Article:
Q & A

Sewage FAQs

Domestic sewage are often discharged by tankers into rivers and other waterbodies, creating tremendous pollution.  

What are small Sewage Treatment Plants?

Small Sewage Treatment Plants (STPs) are those that fall under the category of 1 KLD to 250 KLD. These are fully automatic systems that can be placed in underground tanks or even in existing septic tanks. The treated water from these plants beats the threshold set by the government by a very high degree. The operation and maintenance costs of these plants are very low compared to the expense of having trucks regularly collecting sewage. For example, the operation costs for an EcoTec STP system in a 50 apartment building is about Rs. 150 a day, and there is no need for an operator. The treated water can be used for flushing after disinfection.

What standards apply to these STPs?

When it comes to small plants, at present there are no standards available in India or government stipulations. Vendors have some patented media and membranes, which are widely sold as proprietary technology, but they are not transparent on the functioning of such proprietary systems. This means there is very little information available to understand these claims. The systems that use standardised designs such as SBR or MBR are more reliable.

What are the different STP solutions available?

The most popular aerobic treatment systems are FBR, MBBR, MBR and SBR. Apart from this, septic tanks are also available and some of them are also popularly known as Dewats. Aerobic systems use air and microbes in an aerated environment, which digest the waste in the water and produce sludge and treated water to different quality depending on the system. Dewats use oxygen-devoid conditions to remove waste from water and require large volumes of water.

Why do STPs fail so often and there are so many tanker lorries disposing sludge everywhere?

Badly designed sewage treatment tanks are the main cause of failure of treatment. Collection tanks are not designed scientifically. Collection tanks do not receive water evenly; most of the water comes in three hours in the morning and three hours in the evening. The tank not only receives water but also settling particles and floating material. These particles over time reduce the tank’s capacity. The collection tank has to be designed factoring in details such as the interval for removing the settled and floating sludge. Second, people often end up with a sewage treatment plant that is either too small or cannot withstand small variations in flow. Due to overloading, many diffusion systems fail within three of installation. Operators continue to operate the plant, but the sewage is not being treated.

What are the common issues faced by users of improper STPs?

The collection tank gets filled up often and tankers have to come frequently to empty the overflowing tanks. The treated water starts smelling foul within hours of storage for reuse. There is high consumption of treatment chemicals and electricity, which is unlikely if the plant is functioning properly. There is a large volume of stinking sludge produced from the STP. A properly designed tank should be able to handle the household waste that comes from a residence or community.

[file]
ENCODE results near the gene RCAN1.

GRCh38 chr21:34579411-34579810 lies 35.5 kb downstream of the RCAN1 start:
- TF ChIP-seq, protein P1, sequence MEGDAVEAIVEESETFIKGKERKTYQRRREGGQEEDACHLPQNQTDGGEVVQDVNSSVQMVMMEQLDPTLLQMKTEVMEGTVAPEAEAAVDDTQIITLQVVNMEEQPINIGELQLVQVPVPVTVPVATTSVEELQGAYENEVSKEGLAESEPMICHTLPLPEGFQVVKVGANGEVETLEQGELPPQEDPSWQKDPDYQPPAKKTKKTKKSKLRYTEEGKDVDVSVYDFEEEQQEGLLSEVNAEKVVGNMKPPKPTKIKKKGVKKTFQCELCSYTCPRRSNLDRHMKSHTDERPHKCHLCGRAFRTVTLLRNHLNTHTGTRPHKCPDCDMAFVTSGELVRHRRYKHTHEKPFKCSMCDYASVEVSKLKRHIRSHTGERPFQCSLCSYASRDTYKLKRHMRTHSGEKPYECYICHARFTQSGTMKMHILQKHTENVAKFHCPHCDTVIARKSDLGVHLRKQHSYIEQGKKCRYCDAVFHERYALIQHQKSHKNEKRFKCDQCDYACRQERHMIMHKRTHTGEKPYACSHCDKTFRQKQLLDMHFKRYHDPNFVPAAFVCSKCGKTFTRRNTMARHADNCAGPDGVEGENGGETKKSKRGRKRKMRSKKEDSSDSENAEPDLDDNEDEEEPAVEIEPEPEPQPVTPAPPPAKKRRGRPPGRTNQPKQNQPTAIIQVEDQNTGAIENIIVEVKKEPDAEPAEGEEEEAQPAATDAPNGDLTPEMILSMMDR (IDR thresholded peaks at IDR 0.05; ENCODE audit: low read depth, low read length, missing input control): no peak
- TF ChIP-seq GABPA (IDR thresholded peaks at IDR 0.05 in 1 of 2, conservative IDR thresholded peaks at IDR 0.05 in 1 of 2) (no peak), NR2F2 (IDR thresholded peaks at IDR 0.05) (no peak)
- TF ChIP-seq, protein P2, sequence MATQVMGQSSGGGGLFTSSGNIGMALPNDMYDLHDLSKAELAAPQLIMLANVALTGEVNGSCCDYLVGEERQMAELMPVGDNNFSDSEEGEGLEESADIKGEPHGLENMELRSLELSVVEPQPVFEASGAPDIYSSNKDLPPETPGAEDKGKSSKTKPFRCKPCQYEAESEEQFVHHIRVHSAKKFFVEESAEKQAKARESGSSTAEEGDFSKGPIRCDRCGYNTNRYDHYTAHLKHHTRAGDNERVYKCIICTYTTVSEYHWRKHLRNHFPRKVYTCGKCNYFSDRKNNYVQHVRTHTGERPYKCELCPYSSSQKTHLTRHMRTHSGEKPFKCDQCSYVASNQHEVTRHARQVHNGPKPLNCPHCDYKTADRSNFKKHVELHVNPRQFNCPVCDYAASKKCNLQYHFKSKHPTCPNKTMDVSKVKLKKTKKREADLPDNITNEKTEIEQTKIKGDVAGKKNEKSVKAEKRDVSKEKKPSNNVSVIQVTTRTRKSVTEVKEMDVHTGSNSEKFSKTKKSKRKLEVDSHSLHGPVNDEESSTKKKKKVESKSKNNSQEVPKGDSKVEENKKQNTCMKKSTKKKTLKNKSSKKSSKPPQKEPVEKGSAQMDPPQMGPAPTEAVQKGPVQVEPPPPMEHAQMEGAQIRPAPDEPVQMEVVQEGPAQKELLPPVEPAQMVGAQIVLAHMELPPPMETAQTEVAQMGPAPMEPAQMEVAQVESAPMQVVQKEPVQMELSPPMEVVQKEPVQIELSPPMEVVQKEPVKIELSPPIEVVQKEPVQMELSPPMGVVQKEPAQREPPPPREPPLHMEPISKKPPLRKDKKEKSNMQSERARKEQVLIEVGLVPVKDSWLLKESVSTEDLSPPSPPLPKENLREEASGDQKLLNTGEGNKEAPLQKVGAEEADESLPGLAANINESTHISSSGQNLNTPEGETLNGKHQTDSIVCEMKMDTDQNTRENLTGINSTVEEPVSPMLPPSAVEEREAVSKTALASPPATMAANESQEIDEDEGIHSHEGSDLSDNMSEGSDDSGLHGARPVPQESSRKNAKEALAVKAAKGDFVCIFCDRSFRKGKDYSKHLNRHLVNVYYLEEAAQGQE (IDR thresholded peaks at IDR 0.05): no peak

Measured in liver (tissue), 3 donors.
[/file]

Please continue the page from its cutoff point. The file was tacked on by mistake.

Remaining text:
Why are there so many substandard plants?

Property developers use the facade, garden, landscape, roads, lights, swimming pool, etc. as selling points. Nobody sells real estate using STPs. When a property is developed, plumbing and sewage treatment and disposal gets least priority, as it all lies underground and does not show its real self until the surrounding start to stink. By this time the developer is no longer around and the residents and their associations have to deal with the sewage issue. Developers invariably choose plant that are cheaper and capable of treating only partial volumes in a partially occupied property. Only after full occupancy, does the association face the reality, by which time the STP plant’s warranty is over.

How could builders and end-users choose better STPs?

Builders always want to please customers by installing systems that buyers see as value for money. When buyers become aware and ask about STPs, builders will start to give them the best. While investing in a property, insist on a good STP. Resident’s Associations and online forums should start to blog about STPs.

Builders should buy in at the time of design and construction, opting for modulised STP so that there is cost saving in plumbing as well as space saving.

Can STPs be rented?

Yes, it is now possible. Builders and residents’ associations are suspicious about the performance claims from different STP companies. By renting an STP, there is no need for high capital investment and they have to pay only for the service provided.

The service becomes pay as you use, like electricity or water. Moreover, users can decide to move to a different STP provider.

Our code of editorial values

Related Topics
This article is closed for comments.
Please Email the Editor

Printable version | Oct 23, 2021 11:43:21 AM | https://www.thehindu.com/features/homes-and-gardens/q-and-a/sewage-faqs/article6727954.ece

Next Story